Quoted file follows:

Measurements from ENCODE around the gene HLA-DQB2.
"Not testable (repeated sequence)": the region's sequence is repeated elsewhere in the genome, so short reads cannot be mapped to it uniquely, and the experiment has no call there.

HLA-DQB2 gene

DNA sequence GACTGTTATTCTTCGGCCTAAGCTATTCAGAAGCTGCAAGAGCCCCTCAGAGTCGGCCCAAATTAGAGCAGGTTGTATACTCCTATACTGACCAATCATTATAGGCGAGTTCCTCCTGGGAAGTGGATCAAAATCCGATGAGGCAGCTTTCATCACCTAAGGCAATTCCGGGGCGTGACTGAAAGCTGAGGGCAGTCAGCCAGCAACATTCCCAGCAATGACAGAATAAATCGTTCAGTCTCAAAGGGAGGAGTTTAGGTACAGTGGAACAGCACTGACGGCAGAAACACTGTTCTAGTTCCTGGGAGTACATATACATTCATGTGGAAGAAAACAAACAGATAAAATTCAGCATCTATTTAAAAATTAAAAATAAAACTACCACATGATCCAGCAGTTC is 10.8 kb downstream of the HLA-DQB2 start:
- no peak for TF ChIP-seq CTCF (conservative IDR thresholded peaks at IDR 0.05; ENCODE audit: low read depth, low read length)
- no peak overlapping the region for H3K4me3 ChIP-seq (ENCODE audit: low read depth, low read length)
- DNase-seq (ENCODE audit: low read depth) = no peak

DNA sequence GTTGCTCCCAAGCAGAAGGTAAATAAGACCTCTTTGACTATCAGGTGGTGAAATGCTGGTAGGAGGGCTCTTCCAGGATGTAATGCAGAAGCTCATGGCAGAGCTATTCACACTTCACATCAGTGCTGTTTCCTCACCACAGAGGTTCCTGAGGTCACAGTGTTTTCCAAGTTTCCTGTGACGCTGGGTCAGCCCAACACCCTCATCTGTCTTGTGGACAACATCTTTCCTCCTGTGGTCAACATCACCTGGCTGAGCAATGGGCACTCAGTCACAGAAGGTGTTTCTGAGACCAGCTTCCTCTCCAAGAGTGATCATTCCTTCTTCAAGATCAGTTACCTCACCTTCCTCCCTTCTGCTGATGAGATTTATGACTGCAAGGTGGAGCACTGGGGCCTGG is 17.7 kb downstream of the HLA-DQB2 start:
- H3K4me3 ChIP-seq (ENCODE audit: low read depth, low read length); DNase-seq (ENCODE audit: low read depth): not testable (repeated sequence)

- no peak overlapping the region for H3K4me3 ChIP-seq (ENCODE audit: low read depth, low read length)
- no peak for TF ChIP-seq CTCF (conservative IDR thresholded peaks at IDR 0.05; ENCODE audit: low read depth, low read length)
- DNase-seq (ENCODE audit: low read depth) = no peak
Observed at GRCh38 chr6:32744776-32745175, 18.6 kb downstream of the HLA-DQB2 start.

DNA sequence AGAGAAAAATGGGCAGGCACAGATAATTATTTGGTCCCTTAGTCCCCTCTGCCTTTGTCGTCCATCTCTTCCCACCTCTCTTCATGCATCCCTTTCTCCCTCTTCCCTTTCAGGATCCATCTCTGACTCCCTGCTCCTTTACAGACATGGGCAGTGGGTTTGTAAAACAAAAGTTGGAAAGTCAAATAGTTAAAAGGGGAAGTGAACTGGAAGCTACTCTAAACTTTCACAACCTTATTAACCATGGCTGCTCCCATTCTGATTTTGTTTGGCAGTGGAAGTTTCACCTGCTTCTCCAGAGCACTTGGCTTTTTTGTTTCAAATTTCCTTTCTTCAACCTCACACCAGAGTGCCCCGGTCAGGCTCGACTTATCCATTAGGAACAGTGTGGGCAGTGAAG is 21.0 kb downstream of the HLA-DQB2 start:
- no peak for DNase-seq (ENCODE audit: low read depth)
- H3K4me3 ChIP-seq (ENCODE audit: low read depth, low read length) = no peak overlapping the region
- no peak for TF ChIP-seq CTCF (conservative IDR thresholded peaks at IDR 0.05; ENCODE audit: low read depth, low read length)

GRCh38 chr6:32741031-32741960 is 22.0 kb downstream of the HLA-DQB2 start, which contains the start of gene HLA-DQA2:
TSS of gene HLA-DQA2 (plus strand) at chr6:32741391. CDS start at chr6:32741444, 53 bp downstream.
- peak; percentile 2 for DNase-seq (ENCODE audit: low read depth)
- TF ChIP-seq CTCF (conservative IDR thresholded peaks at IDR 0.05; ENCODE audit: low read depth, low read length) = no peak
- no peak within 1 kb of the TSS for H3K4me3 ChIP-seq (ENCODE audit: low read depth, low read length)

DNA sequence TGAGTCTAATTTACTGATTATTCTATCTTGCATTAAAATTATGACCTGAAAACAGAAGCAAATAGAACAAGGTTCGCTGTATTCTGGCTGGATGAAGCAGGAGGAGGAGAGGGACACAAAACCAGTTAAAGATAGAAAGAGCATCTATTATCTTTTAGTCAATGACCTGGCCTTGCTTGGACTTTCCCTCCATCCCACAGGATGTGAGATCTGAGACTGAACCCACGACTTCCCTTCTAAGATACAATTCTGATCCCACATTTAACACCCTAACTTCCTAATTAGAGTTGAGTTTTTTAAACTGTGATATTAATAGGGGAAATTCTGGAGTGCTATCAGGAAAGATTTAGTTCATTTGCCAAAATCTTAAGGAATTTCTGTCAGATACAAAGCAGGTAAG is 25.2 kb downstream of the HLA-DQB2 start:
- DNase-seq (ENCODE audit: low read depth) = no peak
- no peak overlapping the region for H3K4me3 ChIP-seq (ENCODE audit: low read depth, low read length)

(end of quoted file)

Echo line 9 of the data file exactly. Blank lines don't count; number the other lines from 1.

- H3K4me3 ChIP-seq (ENCODE audit: low read depth, low read length); DNase-seq (ENCODE audit: low read depth): not testable (repeated sequence)